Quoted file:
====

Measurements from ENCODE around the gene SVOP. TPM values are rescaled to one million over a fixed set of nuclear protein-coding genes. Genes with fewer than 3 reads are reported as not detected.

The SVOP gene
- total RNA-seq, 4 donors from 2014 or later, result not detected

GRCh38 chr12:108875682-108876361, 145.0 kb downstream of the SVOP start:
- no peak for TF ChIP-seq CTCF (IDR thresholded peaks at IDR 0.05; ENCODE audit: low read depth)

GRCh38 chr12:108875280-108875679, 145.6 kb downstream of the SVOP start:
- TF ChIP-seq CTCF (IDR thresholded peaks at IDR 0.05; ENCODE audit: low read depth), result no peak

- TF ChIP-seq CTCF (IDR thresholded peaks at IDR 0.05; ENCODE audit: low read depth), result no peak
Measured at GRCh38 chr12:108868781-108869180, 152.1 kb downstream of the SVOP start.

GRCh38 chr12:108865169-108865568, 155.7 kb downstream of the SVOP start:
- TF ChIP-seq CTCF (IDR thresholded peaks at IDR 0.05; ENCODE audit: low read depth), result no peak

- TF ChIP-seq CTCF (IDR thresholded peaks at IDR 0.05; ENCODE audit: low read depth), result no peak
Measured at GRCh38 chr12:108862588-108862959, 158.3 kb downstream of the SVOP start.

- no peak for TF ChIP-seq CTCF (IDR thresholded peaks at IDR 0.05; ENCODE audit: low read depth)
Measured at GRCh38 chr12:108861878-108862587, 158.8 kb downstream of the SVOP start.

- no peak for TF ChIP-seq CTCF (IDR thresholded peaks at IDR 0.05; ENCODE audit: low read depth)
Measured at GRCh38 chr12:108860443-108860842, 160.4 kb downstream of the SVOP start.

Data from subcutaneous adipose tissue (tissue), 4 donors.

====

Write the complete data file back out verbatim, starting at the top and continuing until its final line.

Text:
Measurements from ENCODE around the gene SVOP. TPM values are rescaled to one million over a fixed set of nuclear protein-coding genes. Genes with fewer than 3 reads are reported as not detected.

The SVOP gene
- total RNA-seq, 4 donors from 2014 or later, result not detected

GRCh38 chr12:108875682-108876361, 145.0 kb downstream of the SVOP start:
- no peak for TF ChIP-seq CTCF (IDR thresholded peaks at IDR 0.05; ENCODE audit: low read depth)

GRCh38 chr12:108875280-108875679, 145.6 kb downstream of the SVOP start:
- TF ChIP-seq CTCF (IDR thresholded peaks at IDR 0.05; ENCODE audit: low read depth), result no peak

- TF ChIP-seq CTCF (IDR thresholded peaks at IDR 0.05; ENCODE audit: low read depth), result no peak
Measured at GRCh38 chr12:108868781-108869180, 152.1 kb downstream of the SVOP start.

GRCh38 chr12:108865169-108865568, 155.7 kb downstream of the SVOP start:
- TF ChIP-seq CTCF (IDR thresholded peaks at IDR 0.05; ENCODE audit: low read depth), result no peak

- TF ChIP-seq CTCF (IDR thresholded peaks at IDR 0.05; ENCODE audit: low read depth), result no peak
Measured at GRCh38 chr12:108862588-108862959, 158.3 kb downstream of the SVOP start.

- no peak for TF ChIP-seq CTCF (IDR thresholded peaks at IDR 0.05; ENCODE audit: low read depth)
Measured at GRCh38 chr12:108861878-108862587, 158.8 kb downstream of the SVOP start.

- no peak for TF ChIP-seq CTCF (IDR thresholded peaks at IDR 0.05; ENCODE audit: low read depth)
Measured at GRCh38 chr12:108860443-108860842, 160.4 kb downstream of the SVOP start.

Data from subcutaneous adipose tissue (tissue), 4 donors.